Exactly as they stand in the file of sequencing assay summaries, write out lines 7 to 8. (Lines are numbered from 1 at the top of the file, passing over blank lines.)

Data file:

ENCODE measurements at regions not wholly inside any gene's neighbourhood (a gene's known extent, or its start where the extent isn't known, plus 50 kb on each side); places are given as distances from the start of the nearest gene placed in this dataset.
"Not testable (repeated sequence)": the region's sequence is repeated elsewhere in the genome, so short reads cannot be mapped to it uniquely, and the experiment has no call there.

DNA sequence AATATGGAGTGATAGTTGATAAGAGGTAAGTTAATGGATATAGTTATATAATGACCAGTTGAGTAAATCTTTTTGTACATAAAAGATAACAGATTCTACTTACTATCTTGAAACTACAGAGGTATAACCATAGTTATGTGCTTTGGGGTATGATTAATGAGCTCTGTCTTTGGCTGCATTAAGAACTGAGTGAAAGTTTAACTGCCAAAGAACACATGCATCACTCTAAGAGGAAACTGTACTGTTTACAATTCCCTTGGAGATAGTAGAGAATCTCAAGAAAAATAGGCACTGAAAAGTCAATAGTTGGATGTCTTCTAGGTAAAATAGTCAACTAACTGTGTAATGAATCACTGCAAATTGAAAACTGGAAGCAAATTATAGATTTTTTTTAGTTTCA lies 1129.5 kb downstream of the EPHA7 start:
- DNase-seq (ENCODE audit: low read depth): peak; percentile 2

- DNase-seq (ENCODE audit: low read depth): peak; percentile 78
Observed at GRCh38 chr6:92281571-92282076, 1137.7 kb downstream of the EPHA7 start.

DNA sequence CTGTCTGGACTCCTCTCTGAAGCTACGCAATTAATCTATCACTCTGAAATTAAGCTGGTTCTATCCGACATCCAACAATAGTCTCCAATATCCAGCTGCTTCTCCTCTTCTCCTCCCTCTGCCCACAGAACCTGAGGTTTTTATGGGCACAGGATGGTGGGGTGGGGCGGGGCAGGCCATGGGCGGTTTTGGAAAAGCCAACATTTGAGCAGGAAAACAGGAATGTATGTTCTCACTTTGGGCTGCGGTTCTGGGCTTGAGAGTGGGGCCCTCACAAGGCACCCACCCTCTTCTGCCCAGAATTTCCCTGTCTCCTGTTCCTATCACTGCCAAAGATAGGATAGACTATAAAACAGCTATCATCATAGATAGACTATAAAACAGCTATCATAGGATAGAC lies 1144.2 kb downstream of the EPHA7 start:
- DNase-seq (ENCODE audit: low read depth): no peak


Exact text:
DNA sequence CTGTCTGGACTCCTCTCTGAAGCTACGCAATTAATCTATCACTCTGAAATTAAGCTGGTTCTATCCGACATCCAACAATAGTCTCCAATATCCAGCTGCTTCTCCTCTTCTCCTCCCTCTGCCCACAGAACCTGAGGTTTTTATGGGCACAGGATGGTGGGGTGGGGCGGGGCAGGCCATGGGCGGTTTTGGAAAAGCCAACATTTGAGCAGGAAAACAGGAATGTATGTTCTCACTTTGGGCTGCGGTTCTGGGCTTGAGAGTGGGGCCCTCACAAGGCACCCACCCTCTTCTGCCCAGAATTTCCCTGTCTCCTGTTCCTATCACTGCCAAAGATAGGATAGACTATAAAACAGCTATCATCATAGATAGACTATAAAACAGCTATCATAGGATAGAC lies 1144.2 kb downstream of the EPHA7 start:
- DNase-seq (ENCODE audit: low read depth): no peak